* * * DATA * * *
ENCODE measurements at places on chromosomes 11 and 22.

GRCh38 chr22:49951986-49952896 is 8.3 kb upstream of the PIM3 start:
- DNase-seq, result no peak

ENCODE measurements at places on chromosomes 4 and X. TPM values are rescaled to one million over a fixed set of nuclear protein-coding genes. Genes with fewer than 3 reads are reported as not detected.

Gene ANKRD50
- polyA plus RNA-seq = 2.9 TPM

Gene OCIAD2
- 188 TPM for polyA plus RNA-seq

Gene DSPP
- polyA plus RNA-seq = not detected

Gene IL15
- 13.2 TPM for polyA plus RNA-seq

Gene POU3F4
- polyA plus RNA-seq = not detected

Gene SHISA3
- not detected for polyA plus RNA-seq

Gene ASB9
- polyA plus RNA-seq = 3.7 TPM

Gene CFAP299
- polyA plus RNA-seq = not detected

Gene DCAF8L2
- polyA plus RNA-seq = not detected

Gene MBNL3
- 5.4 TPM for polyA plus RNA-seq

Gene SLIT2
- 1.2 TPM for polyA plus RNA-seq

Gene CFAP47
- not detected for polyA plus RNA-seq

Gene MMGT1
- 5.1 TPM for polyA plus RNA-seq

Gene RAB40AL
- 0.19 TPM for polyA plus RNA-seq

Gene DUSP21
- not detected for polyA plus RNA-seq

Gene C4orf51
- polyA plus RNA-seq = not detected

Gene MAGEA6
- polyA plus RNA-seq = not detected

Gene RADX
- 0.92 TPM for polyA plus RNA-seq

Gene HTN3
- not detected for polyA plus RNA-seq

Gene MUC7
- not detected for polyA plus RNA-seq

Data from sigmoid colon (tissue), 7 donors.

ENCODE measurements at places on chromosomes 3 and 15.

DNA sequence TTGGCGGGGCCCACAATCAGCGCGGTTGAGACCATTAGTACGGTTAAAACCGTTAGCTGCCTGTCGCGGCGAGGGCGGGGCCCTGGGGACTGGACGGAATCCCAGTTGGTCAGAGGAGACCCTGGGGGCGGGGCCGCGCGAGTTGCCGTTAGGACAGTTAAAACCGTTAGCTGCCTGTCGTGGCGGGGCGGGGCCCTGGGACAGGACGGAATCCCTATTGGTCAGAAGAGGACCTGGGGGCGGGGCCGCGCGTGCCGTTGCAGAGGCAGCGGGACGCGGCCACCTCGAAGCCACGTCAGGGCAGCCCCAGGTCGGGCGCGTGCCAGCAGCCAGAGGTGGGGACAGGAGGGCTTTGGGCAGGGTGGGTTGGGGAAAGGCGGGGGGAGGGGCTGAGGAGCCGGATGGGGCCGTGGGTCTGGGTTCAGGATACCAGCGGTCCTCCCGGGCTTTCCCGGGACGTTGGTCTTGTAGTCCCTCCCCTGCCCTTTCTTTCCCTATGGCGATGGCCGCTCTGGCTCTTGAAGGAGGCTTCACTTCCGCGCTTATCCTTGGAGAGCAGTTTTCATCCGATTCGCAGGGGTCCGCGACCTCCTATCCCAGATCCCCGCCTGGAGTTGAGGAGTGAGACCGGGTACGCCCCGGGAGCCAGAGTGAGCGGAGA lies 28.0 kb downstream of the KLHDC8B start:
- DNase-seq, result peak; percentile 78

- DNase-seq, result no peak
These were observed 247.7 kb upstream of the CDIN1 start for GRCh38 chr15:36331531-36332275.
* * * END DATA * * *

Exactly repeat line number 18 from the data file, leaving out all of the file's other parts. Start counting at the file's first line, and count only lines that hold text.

- polyA plus RNA-seq = 3.7 TPM